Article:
What’s left of a Greenwich Street boarding stable

The remains of New York’s horse and wagon past are all over Gotham’s side streets and outer edges, where delivery companies often owned stables to house their working horses.

The far West Village still has many of the carriage houses and stables built in the neighborhood in the late 19th century, when the area was rougher and more working class.

One lovely example is this red brick and stone stable, built in 1893 at 704-706 Greenwich Street. It was used by various delivery firms who relied on horses and wagons (and later trucks) to pick up and drop off goods.

The “Boarding Stables” signs have faired pretty well over the decades.

It’s right at eye level for riders of the Ninth Avenue elevated, which used to run up Greenwich Street (below on the left side of the photo, in 1940).

But the letters across the facade of the building (now apartments) are too faded for me to make sense of. Is “Greenwich” the word on the left?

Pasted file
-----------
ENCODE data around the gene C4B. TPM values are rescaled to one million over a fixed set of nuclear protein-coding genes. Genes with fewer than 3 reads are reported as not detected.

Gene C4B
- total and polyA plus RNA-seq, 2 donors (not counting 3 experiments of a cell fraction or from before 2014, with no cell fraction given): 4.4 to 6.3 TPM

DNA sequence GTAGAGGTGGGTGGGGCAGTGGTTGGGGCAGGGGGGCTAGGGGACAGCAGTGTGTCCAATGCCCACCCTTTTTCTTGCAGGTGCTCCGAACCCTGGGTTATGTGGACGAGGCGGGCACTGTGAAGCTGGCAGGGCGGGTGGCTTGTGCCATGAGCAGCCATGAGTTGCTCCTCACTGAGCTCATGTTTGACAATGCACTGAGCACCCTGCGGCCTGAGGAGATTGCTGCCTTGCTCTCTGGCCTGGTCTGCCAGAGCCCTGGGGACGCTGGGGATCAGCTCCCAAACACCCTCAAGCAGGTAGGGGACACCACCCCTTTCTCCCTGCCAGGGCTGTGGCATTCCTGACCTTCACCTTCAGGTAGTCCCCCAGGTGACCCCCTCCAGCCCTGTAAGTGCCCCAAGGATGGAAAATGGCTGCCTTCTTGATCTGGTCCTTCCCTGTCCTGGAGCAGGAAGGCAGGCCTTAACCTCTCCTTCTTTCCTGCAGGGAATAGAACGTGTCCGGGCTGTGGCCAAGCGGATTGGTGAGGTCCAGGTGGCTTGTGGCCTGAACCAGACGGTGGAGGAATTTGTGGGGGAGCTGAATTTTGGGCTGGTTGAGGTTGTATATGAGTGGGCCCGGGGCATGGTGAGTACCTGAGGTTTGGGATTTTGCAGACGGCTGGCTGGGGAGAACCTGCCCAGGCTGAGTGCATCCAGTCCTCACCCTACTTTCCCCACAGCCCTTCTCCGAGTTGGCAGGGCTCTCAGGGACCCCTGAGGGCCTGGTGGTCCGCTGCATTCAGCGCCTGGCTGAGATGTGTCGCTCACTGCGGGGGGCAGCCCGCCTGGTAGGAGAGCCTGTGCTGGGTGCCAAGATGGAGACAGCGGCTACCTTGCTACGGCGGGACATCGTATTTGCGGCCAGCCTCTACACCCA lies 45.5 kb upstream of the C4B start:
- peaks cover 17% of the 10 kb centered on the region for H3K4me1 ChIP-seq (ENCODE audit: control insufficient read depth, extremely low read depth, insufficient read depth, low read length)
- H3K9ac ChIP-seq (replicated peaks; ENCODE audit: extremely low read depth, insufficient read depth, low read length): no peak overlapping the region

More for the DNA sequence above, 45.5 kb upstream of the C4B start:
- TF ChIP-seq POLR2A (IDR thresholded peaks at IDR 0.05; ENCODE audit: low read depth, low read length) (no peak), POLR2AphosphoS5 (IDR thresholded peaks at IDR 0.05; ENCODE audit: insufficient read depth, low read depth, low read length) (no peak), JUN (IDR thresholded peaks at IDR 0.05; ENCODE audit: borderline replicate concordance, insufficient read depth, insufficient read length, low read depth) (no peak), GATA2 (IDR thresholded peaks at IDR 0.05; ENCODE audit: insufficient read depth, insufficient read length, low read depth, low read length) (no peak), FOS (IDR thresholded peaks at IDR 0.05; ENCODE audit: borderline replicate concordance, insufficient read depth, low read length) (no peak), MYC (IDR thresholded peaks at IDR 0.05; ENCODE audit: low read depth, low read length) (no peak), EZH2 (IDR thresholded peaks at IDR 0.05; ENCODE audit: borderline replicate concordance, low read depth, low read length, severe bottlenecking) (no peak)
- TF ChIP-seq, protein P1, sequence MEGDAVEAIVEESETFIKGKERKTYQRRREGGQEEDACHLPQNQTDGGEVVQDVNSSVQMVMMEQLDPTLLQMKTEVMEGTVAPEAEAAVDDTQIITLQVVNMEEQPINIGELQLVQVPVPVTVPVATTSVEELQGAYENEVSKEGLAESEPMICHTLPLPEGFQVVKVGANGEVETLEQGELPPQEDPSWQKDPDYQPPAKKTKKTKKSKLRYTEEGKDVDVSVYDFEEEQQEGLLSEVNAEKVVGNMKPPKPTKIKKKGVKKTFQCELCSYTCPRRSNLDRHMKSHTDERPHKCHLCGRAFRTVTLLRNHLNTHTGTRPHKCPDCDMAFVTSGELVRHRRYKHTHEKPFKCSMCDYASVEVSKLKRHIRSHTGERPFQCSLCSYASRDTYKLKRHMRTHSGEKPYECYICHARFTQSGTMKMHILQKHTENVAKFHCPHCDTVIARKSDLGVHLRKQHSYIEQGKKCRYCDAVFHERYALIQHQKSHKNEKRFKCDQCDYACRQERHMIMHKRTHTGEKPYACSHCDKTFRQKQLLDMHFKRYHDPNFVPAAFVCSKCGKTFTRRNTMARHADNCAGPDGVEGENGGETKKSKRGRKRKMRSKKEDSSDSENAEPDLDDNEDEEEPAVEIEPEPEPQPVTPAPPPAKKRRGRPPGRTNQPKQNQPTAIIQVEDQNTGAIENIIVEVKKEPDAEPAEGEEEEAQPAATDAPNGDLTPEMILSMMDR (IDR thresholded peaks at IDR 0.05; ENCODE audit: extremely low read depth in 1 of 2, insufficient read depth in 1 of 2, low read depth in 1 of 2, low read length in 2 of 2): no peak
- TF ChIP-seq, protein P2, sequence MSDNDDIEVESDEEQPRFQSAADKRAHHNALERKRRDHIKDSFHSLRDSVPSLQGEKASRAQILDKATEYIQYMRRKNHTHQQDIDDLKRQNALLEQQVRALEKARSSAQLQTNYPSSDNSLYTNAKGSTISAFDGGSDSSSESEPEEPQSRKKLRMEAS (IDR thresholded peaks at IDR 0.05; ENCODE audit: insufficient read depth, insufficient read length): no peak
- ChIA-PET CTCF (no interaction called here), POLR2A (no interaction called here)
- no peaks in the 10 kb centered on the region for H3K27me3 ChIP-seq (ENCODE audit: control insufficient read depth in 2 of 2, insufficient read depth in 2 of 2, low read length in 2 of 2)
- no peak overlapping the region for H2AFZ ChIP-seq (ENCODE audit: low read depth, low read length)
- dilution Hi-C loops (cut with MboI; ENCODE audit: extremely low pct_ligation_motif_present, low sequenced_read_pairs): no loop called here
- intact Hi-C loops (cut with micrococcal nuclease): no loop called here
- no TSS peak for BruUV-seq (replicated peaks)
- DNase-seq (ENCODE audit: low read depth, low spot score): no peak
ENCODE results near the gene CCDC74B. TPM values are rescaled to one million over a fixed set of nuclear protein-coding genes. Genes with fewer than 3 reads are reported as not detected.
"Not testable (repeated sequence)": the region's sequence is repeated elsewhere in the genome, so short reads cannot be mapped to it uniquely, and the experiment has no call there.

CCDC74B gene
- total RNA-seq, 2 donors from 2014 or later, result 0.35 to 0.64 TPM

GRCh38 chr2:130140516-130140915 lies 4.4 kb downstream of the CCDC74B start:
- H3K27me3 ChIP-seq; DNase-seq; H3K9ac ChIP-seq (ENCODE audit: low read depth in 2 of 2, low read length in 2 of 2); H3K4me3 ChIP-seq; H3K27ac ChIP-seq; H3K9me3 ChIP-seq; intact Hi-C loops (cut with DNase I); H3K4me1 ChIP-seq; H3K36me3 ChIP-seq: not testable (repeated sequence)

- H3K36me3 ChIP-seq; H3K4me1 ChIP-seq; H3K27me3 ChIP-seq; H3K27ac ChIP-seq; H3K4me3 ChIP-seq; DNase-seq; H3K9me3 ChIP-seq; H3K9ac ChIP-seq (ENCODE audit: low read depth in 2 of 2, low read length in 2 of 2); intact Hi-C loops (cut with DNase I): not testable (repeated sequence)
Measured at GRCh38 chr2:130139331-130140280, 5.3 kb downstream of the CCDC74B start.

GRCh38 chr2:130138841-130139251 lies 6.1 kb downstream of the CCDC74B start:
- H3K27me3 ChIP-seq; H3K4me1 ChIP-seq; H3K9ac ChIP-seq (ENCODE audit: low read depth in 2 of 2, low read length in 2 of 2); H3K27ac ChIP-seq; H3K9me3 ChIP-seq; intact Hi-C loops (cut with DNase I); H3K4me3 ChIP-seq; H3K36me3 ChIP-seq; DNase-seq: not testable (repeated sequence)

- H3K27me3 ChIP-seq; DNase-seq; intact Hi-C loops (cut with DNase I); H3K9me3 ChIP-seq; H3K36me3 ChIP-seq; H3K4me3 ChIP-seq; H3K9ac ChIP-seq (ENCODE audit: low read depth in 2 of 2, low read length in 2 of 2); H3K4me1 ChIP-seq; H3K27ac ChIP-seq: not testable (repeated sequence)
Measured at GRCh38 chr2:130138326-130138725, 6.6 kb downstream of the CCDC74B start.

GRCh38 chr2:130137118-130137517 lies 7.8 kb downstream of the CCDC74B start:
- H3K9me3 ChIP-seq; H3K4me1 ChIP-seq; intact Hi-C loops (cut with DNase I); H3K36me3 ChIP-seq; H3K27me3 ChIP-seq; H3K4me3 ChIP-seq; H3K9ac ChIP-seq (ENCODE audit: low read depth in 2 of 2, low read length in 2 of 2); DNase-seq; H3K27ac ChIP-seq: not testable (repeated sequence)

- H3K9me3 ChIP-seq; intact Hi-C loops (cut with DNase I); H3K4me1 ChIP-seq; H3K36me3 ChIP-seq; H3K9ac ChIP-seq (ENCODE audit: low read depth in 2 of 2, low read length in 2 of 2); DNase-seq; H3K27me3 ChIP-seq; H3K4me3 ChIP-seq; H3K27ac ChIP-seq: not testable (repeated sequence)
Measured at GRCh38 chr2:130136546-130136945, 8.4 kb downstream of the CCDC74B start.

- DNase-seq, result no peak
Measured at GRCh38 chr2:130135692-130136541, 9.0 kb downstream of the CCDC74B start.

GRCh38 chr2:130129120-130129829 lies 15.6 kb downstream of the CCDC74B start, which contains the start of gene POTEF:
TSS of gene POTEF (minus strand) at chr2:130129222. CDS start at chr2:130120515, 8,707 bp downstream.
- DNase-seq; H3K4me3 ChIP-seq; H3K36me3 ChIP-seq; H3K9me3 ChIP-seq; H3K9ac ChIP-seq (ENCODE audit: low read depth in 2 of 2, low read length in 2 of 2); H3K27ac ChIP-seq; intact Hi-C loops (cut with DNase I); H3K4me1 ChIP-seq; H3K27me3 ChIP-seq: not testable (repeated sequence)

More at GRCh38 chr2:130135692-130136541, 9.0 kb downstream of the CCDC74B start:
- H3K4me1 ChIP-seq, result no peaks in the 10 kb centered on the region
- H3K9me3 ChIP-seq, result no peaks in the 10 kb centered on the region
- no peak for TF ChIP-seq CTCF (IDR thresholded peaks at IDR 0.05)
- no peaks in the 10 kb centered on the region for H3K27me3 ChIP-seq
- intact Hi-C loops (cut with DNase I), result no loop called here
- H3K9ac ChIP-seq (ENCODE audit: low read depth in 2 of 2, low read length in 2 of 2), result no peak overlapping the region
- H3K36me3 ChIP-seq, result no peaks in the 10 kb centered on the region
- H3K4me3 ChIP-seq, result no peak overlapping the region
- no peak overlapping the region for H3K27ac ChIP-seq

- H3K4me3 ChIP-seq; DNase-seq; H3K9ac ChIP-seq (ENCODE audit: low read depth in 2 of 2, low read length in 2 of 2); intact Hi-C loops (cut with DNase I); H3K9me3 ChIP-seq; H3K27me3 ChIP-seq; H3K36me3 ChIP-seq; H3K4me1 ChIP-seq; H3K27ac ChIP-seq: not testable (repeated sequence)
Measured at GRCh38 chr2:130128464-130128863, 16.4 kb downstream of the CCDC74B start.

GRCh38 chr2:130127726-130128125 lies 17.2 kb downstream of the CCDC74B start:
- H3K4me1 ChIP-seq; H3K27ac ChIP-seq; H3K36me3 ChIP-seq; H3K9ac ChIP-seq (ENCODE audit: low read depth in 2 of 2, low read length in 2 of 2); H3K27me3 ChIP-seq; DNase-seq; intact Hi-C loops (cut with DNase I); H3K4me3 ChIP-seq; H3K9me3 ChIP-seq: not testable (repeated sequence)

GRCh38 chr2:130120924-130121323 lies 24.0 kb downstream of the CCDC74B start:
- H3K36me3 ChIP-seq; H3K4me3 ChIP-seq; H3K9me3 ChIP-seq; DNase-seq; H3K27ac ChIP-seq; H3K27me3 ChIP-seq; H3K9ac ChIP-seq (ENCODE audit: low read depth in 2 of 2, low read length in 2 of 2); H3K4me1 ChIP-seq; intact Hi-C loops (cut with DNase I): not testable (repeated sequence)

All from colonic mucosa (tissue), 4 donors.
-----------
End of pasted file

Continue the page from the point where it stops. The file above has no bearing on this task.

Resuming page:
[Second image: NYC Department of Records 1940 Tax Photo]

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8 Responses to “What’s left of a Greenwich Street boarding stable”

  1. Renato Foucault Says:

    Somewhere in the vicinity there is a small round enamel plaque for a pool hall that existed there.

  2. Renato Foucault Says:

    “Tulchin Wise” is the inscription on the plaque.

  3. snufflegrinbooks Says:

    I wonder if it’s one sign written on top of another on top of another – I think that’s called a palimpsest in old manuscripts. True history of humankind’s presence.

  4. Lisa Says:

    On East 11th Street between 1st and 2nd Avenues, on the south side of the street is a 24 hour parking garage in an old red brick building on which can be discerned the legend “Knickerbocker Boarding” and not much else. You should check it out.

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